It seems like all we hear about today is how important data is when it comes to staying afloat in the digital marketplace. Our phones capture data. Our cars capture data. Even Alexa is logging information while we chat with friends over dinner. In fact, studies show half of the world’s data today was created in the last 10 months! Unfortunately, the frantic search to capture data has led some companies to become paralyzed with data overload. Indeed, if you’re like many businesses today, you’re sitting on a vast lake of data that your company has no clear idea how to effectively use and may be tempted to abandon. Eventually that lake will start to look more like a data swamp. Why?
As it turns out, more data isn’t always better. My colleague Shelly Kramer expressed it this way: it’s not about who’s using big data—it’s about who is using it well. That means taking a hard look at your company’s data strategy—including how and what data is being generated, captured, and—ultimately—used. The following are a few tips for getting a handle on your data storage and making it work for your company. Maybe you’ll find that you can abandon your lake altogether and just use Data-as-a-Service, or maybe you’ll find that your lake is just what you need. Let’s dive in.
Know that Less is More
I know it’s counter-intuitive in an age when everything from our walking path through Target to how frequently we purchase toilet paper is tracked by someone, somewhere. But what we’re learning is that just because you can collect and store data points, it doesn’t mean you should.
Before you even start pulling data, take time to outline what you’re trying to find out from it. What is your goal? What insights are you trying to gain? Start there and work backwards. If you’re trying to better understand customer retention, for instance, you only need to look at the data that shows when and where customers leave in their journey. You don’t need to clutter your data set with names, addresses, and social security numbers—from a security standpoint, it’s better not to. The point being, all data being stored—whether it’s structured, unstructured, or historical—needs to have purpose. If it doesn’t, it’s just another liability.
Automate When Possible
Clearly, with so much information being generated by our customers every day, it would be impossible for a person—or even a full data team—to sort through it effectively. That’s why it’s critical to include at least some form of machine learning and automation into your data strategy. Yes, some smaller companies may have smaller budgets associated with their data collection. But the hard truth: if you’re not using machine learning to manage and process your data, you probably shouldn’t be collecting it at all and should abandon it. Research shows companies that leverage customer behavior insights outperform their competitors by 85 percent in sales growth. Machine learning is what will help find insights and patterns humans will likely miss. It will also help process unstructured data like social media posts and customer service notes so their value isn’t lost in the process.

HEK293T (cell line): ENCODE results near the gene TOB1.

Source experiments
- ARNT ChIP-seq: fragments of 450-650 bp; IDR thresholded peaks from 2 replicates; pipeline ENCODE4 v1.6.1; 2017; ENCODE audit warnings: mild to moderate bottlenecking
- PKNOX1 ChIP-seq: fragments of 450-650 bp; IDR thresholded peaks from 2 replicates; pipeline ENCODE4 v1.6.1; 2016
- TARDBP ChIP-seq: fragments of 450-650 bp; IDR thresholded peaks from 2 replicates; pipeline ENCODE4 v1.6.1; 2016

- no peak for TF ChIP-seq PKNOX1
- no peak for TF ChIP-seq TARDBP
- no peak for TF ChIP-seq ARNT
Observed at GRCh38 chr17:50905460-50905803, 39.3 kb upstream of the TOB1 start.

Yes, one of the great things about big data is that it is forcing companies to pull their data out of the siloes and poor them into the shared data lake. But just because we’re pulling that information from multiple sources, that doesn’t mean the lake is a free-for-all. All of that data needs to be clearly governed. That means establishing rules around:
- Who manages it?
- Who can access it?
- What type of information can and should be added to it?
- How is it secured?
- How is it classified?
- Is it easily searchable?
Without these guidelines, your data lake will become a useless data swamp in no time.
Last but not least, make data a part of your culture. In today’s digital transformation, many companies are so quick to jump on the tech or data bandwagon that they forget to incorporate their company culture into the process. But big data and data lakes aren’t just a behind-the-scenes player in today’s digital economy. They’re a valuable resource that all employees need to be equally committed to keeping up-to-date and secure. As such, make sure your leadership walks the walk when it comes to data—explaining the importance of data collection and how it impacts the company’s growth and performance. Provide training on data governance to keep your data lake clean. And make data a part of the ongoing business discussion.
It’s likely not time to abandon our data lakes. But it is time to think smarter when it comes to managing them. It’s time to think of your data lake as a living and breathing member of your company’s leadership team. Involve it in big decisions. Consider its capacity. And most of all, help it become all it can truly be.
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